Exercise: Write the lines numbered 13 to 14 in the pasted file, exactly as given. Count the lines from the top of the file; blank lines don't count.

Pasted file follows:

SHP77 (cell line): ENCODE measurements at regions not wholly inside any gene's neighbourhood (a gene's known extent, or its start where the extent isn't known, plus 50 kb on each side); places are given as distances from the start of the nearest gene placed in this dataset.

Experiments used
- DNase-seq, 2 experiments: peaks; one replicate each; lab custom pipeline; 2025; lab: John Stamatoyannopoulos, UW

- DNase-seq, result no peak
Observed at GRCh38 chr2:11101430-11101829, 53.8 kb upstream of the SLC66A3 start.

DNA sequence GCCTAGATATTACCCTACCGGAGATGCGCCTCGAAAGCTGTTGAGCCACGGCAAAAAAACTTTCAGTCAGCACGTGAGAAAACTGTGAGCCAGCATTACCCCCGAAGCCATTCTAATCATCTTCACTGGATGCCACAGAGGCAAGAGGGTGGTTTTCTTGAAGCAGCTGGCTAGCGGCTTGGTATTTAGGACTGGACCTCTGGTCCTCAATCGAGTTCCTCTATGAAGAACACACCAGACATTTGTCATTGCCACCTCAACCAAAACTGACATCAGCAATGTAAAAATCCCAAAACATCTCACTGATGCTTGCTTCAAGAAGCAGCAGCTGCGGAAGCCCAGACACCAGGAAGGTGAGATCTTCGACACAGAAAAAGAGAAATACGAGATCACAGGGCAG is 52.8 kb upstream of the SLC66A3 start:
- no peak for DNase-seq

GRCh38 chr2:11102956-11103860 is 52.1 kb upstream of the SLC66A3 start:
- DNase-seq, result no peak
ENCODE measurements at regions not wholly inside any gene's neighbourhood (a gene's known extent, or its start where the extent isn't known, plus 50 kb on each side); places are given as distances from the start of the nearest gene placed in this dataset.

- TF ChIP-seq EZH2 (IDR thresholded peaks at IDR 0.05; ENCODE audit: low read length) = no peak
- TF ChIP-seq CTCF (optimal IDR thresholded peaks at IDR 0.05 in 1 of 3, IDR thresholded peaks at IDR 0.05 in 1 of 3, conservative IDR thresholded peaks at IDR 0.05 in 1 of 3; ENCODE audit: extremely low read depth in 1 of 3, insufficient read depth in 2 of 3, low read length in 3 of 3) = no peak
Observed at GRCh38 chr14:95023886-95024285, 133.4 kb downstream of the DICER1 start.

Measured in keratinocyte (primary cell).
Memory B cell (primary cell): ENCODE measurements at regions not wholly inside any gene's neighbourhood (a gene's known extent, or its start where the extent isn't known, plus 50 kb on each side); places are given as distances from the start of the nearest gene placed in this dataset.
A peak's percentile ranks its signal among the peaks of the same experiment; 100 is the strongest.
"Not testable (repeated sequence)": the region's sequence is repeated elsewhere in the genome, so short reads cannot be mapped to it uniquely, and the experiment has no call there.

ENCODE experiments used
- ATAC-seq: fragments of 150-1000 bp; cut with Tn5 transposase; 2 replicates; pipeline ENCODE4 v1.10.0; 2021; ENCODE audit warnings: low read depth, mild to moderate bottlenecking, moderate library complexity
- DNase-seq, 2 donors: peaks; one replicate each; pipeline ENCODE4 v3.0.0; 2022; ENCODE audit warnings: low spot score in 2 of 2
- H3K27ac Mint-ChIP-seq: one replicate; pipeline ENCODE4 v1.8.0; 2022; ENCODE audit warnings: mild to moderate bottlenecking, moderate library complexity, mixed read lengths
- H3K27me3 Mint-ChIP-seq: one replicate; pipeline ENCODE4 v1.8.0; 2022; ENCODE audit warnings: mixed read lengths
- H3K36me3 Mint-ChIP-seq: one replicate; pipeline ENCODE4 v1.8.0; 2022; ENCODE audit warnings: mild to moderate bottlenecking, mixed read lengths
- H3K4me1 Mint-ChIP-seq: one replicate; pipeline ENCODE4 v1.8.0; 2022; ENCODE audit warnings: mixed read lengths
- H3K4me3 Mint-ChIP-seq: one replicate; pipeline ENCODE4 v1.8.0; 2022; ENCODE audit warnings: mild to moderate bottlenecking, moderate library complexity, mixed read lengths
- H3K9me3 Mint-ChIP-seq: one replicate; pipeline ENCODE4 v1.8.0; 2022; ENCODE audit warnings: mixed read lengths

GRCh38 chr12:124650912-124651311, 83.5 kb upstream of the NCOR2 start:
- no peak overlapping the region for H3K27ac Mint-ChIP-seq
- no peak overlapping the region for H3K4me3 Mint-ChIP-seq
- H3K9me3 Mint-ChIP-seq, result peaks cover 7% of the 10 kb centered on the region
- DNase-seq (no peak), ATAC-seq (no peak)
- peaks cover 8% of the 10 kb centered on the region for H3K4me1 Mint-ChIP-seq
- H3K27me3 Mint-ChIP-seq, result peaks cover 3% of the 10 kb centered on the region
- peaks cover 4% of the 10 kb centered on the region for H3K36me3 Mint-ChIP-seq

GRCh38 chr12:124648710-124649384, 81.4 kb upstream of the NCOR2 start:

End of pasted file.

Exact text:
Observed at GRCh38 chr14:95023886-95024285, 133.4 kb downstream of the DICER1 start.

Measured in keratinocyte (primary cell).